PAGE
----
Theater review: "Rent," the classic late-'90s Broadway rock opera by Jonathan Larson, tours to Seattle's Paramount Theater June 16-21, 2009, in a staging that holds up remarkably well, with original stars Adam Pascal and Anthony Rapp back as Roger and Mark; review by Misha Berson.

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Theater Review |

Longtime fans of “Rent” well know that the many touring editions of this landmark 1996 rock musical have not been created equal.

There have been some lackluster and/or semiprofessional road productions of Jonathan Larson’s pop-opera about HIV-positive, gay and art-outlaw squatters in lower Manhattan circa the late 1980s.

So if you’re craving “Rent” — either as a devotee or a first-timer — your best option is to catch the Class A tour stopping at the Paramount Theatre through Sunday.

The production brings back two pivotal, original cast members, Adam Pascal and Anthony Rapp, both in fine voice and form as (respectively) the melancholy rock musician Roger and the exuberant, Woody Allen-ish filmmaker Mark.

Also, the staging has been refreshed by Michael Greif, who directed “Rent” in its inception at New York Theatre Workshop, and on Broadway, where it logged more than 5,000 performances.

For this tour, Greif has revved up and restored the show to its tattered former glory, stocking it mostly with strong actor-singer alums of other “Rent” companies.

And the musical, so identified with another era, holds up surprisingly well. Pop culture now moves at such scary warp-speed it’s hard to recall what a breakthrough it was for a Broadway show to deal so frankly, at times nonchalantly, with heroin addiction, AIDS and homosexuality.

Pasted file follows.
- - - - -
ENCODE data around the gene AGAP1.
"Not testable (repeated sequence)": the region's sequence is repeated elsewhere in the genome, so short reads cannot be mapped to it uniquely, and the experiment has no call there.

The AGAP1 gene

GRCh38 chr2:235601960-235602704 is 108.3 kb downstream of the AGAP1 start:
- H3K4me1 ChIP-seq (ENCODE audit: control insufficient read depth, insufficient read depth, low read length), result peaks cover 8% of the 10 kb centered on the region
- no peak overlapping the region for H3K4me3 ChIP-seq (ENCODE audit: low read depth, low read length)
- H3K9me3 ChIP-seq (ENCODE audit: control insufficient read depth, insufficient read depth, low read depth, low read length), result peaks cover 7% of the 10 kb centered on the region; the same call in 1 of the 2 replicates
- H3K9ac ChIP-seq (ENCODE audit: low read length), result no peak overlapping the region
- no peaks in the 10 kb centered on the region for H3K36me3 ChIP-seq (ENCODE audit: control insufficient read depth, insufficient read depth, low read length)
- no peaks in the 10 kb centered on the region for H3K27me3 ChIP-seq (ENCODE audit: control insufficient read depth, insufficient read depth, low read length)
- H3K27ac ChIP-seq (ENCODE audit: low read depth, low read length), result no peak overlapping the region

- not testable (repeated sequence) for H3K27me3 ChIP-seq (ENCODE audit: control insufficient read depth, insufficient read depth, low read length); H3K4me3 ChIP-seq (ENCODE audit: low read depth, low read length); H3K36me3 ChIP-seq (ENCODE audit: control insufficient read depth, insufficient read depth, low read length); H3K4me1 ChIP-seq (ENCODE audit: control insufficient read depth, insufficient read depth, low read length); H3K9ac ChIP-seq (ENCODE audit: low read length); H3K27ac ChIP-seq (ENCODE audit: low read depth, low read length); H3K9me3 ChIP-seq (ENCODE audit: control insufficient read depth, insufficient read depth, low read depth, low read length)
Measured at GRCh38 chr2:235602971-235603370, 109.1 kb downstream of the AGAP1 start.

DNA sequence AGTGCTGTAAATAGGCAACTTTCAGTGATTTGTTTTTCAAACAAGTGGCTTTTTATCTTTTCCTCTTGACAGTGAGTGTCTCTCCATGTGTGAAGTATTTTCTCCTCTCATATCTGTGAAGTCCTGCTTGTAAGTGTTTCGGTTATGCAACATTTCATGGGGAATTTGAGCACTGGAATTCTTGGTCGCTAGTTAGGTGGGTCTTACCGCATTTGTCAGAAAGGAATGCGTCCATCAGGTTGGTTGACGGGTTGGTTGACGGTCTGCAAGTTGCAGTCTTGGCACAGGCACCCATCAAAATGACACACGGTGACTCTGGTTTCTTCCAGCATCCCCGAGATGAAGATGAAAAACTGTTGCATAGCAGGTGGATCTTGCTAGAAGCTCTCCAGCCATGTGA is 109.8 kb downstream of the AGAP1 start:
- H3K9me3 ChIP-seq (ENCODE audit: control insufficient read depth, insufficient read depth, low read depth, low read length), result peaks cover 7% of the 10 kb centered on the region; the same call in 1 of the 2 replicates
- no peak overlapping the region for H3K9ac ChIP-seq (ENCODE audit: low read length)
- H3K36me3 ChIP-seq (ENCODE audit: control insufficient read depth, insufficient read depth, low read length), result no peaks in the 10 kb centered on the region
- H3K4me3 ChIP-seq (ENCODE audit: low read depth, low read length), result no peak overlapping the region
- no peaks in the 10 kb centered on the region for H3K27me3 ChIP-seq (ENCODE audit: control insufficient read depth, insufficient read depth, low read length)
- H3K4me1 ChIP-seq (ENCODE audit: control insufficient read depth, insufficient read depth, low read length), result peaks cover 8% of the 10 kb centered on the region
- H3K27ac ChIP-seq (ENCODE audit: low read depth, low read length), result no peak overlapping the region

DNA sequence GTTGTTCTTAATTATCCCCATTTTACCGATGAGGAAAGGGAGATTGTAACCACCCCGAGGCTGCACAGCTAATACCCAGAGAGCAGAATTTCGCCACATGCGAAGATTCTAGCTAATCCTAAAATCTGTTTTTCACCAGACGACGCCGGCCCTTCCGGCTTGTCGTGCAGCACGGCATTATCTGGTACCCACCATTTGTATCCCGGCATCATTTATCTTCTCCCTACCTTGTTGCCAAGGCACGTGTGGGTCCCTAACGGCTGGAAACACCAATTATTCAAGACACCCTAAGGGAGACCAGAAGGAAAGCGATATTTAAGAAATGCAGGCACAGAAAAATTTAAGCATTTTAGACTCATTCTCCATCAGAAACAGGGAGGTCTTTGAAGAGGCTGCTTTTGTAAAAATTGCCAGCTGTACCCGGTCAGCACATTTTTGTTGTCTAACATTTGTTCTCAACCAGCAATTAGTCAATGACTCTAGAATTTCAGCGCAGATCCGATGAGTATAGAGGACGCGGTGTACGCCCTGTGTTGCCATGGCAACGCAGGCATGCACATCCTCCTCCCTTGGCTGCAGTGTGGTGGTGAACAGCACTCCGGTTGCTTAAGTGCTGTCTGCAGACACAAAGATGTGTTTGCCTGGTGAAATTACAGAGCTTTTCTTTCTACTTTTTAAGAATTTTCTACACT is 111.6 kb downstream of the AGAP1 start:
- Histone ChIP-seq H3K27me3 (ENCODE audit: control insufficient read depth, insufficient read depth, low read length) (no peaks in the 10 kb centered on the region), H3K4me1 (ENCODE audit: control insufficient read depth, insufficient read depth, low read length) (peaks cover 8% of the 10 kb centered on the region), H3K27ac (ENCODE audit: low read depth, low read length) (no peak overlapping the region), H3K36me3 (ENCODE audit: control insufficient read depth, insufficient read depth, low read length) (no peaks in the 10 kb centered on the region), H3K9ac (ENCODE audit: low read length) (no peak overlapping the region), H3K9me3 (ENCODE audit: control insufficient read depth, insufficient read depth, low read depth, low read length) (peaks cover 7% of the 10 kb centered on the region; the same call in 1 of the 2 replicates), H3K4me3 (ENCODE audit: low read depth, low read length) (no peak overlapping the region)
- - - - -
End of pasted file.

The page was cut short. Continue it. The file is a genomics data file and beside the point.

But seeing “Rent” again is a reminder that Larson (who died at 35, just before the show premiered) wasn’t just about applying some trendy shocks to the Great White Way. The composer-author also crafted a generous score of striking sonic variety, with sly references to his 19th-century model, Puccini’s opera “La Bohème.”And based largely on his own bohemian experiences, Larson paid homage to a multicultural crew of social outcasts and edge-dwellers who banded together in their poverty, illness, despair and hope, to form a surrogate family.

The unelected leaders of the clan include Rapp’s intent chronicler of the scene, Mark, and the grieving, ambivalent Roger.

As the latter, Pascal now delivers his big arias in a stronger, ringing voice with a more metallic edge. His wary Roger succumbs very reluctantly to the charms of fetching Lexie Lawson’s vulnerable addict and “exotic” dancer, Mimi.

A less-guarded romance is fleshed out well by two cast standouts: Michael McElroy as the teacher Tom Collins and Justin Johnston as a ministering sprite of a drag queen, Angel.

A third romantic coupling has not worn as well. The flamboyant performance artist Maureen, played by Nicolette Hart, and her uptight, lawyerly lover Joanne (Haneefah Wood), are stuck in stereotype-ville. And Hart uses her big voice like a blow torch in her songs, and broadly oversells Maureen’s satirized protest piece — which, in any case, is the most dated bit in the show.

Also slightly moldy now is the quasi-villain Benny (Jacques Smith), an ex-roommate-turned-condo-developer who is too patly reviled as a greedy landlord and wooer of the fragile Mimi.

What survives far better is the invigorating staging by Greif and choreographer Marlies Yearby, which has the company dancing on table tops, dangling off staircases and arranging themselves in ragged tableaus vivant, on Paul Clay’s gritty industrial loft set.

It’s the music, however, that may keep “Rent” vital, and preserve the power of its paradoxically commercial expression of youthful brio and rebellion in hard times. (That music merits much better, crisper amplification than it got at the Paramount on opening night.)

The densely harmonized choral numbers — including the ever-haunting “Seasons of Love” — are especially impressive. So are the witty “Tango Maureen,” the tender, recurring “Light My Candle” and the searingly urgent “What You Own,” with its rock-out chorus of “You’re living in America / at the end of the millennium.

We’re now a decade into a new millennium. But for one last hurrah, Pascal and Rapp are still fervently singing about the end of the last one, like they really mean it.

Misha Berson: